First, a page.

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coil resistance


BFRieck
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Normally unballasted. The ballasted system was introduced in the 60's to improve starting. Idea is that if you use a coil for a lower voltage system it gives a bigger spark - and yippee the car starts better. Trouble is the coil overheats in normal running and dies.

So put a resistor in series and you're back somewhere near where you started. Short the resistor out as you operate the starter and you've got your lower voltage coil!

Wonderful - did it make any difference - well I was running cars without it during the 70's and they always started well even when living outside - even my Triumph Stag which had lost its one sometime before I got it.

Resistor may be visible or incorporated in loom. Switching is done by extra spade terminals on the starter solenoid.

Don't think early S3's had them - later ones may be different.

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Looks like I've smoked this out. According to an FFR manual, the "black box" contains ballasted resistors that step the voltage down from 24v to 10v. These components also suppress interference with the radios which FFR vehicles normally carried.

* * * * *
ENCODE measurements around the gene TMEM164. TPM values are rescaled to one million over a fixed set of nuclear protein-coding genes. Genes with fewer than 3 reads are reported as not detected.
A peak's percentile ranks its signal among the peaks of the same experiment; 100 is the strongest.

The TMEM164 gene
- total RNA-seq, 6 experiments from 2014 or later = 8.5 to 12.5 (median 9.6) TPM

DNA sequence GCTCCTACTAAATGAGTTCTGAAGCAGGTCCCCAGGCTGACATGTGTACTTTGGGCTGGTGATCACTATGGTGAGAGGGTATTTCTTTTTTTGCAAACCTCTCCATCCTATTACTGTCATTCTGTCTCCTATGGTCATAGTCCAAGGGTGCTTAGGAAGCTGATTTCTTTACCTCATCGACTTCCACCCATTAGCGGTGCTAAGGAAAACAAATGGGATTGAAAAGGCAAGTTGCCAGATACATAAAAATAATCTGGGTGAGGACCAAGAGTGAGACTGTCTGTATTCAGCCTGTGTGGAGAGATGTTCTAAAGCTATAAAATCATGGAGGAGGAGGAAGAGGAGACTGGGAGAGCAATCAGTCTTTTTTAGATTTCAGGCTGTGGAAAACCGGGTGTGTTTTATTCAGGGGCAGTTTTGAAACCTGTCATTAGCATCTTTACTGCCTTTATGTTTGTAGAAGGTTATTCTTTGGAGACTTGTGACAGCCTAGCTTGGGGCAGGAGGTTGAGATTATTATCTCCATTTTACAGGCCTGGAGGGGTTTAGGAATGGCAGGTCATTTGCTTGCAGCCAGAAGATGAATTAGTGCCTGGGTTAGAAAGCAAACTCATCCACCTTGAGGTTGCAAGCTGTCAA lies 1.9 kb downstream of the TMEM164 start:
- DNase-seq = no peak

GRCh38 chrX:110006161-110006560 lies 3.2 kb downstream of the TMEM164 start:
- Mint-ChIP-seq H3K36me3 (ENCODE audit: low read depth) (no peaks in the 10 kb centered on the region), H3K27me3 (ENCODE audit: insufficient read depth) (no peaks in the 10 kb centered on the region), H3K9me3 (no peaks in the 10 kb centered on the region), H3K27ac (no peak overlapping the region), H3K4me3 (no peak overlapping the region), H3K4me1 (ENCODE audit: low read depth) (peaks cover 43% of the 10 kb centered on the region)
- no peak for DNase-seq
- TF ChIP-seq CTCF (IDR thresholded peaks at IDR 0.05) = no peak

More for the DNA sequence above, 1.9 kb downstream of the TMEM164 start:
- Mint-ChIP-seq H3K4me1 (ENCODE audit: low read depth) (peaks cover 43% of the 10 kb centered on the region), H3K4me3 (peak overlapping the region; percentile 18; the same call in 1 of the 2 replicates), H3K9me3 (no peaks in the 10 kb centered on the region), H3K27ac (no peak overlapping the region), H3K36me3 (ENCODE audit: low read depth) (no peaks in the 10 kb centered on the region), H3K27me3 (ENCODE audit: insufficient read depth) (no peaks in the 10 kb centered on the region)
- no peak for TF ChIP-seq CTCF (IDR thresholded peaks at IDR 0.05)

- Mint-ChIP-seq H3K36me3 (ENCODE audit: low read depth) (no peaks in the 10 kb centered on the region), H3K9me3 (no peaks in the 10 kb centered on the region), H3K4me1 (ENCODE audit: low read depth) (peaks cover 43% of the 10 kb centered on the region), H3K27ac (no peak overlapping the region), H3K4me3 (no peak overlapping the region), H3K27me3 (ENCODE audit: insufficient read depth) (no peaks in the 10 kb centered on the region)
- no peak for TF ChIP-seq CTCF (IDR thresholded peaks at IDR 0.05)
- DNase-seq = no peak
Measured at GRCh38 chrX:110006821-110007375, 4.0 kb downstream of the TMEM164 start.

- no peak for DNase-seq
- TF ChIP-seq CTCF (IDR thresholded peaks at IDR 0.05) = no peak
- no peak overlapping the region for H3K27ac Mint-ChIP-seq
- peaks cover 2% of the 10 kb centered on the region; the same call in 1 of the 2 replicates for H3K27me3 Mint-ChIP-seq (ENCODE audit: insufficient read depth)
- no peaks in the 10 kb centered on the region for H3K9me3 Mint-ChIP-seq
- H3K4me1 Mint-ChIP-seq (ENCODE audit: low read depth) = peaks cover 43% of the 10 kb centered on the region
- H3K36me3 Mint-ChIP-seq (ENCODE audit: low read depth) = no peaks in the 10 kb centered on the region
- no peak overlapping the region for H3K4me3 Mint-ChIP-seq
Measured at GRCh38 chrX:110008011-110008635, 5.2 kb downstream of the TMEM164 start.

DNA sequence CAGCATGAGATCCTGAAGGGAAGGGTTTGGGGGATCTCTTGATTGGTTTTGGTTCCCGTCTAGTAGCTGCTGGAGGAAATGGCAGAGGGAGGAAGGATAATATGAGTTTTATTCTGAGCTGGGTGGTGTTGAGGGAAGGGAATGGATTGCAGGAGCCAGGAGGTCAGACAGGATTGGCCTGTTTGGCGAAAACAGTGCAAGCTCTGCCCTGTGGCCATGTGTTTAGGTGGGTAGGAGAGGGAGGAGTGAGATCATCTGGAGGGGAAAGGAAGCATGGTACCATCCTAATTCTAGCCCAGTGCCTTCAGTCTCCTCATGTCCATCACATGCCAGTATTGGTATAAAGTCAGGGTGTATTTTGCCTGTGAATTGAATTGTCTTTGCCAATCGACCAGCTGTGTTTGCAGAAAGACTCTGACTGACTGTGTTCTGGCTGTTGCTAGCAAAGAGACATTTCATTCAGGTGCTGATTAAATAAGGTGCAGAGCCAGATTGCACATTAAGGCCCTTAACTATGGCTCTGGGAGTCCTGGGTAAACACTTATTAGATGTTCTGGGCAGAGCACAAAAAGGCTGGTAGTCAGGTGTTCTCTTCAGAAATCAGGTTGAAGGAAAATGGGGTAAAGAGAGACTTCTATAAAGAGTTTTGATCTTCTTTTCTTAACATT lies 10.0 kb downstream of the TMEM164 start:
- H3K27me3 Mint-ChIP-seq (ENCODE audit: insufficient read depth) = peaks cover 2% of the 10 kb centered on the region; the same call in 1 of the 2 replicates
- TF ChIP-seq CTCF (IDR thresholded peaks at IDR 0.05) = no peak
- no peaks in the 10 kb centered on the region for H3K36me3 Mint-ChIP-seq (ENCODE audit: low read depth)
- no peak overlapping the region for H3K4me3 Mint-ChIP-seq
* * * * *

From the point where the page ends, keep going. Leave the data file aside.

So, unless one is trying to maintain total FFR purity, there is no need for anything except the 24v to 10v converter. It is my understanding that a commonly available 24v to 12v converter should work - the primary side of the coil is somewhere between 3 and 4 ohms in resistance indicating a converter rating of less than 5 amps. There are commonly available 24v to 12v converters widely used in the golf cart industry which are durable, sealed, and waterproof units for less than $30 with a rating of either 5 amps or 10 amps (the 10 amp ones being a bit more costly). Either should work well.

I had also wondered whether the distributor "cared" what voltage it received (the idea being that I could just use a 24v coil and dispense with the converter. The answer is definitely yes - 24 volts would quickly burn up the points.

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